23. 24. Finally! Specifying Research Objectives/Hypotheses <ul><li>Each research objective/Ho must be precise, detailed, clear, and operational (i.e., measurable). </li></ul><ul><li>Avoid the nice-to-know syndrome! </li></ul><ul><li>Research objectives are best stated as research hypotheses . A hypothesis is a conjectural statement about a relationship between two or more variables that can be tested with empirical data. </li></ul><ul><li>ISU Green Team example . How might we express the research question(s): </li></ul><ul><li>(1) </li></ul><ul><li>(2) </li></ul><ul><li>(3) </li></ul><ul><li>Statement of Hypotheses based upon these research questions. </li></ul><ul><li>(1) </li></ul><ul><li>Presumes we must now develop a constitutive definition and operational definition. </li></ul>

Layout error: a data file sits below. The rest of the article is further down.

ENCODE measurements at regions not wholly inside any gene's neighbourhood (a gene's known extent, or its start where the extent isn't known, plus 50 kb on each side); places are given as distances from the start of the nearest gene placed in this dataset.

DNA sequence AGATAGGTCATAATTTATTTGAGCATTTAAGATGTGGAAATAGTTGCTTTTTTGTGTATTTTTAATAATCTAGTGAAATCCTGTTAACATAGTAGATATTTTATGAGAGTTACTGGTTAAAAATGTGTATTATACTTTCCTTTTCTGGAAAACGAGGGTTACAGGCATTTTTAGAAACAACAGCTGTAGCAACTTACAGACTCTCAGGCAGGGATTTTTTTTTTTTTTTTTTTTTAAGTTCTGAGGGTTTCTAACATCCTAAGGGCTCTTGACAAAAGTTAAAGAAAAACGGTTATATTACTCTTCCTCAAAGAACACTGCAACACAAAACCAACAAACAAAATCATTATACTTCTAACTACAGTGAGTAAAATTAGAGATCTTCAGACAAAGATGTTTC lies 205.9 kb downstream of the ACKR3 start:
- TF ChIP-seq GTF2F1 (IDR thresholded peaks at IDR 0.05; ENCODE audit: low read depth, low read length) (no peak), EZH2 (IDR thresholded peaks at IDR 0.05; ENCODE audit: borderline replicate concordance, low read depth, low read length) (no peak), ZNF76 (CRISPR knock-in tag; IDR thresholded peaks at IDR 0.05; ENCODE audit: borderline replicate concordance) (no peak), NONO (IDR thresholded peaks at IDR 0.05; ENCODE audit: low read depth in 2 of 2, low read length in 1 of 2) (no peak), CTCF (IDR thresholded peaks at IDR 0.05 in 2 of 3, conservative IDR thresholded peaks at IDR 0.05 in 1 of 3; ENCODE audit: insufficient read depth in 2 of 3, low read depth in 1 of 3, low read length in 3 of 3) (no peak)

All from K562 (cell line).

24. 25. Descriptive Research <ul><li>Descriptive research provides answers to the questions of who, what, when, where, and how. </li></ul><ul><li>Note that we cannot conclusively ascertain answers to WHY using descriptive studies. </li></ul><ul><li>Descriptive studies can be of two varieties (i.e., classifications): </li></ul><ul><ul><li>Cross-sectional </li></ul></ul><ul><ul><li>Longitudinal </li></ul></ul>
  25. 26. Example of Descriptive Research <ul><li>Study Measuring Various Attributes of Salespeople, a Training Program, or a Retailing Situation </li></ul><ul><li>Measuring how salespeople or customers behaved, as well as what happened to sales volume </li></ul><ul><li>Learn about characteristics of people shopping at a particular store </li></ul><ul><li>Satisfaction Study taken at multiple times throughout the year </li></ul>
  26. 27. Types of Descriptive Research Frameworks <ul><li>One Shot Framework (After Only) </li></ul><ul><li>After Only With Random Assignment </li></ul><ul><li>Pretest-Posttest Framework </li></ul>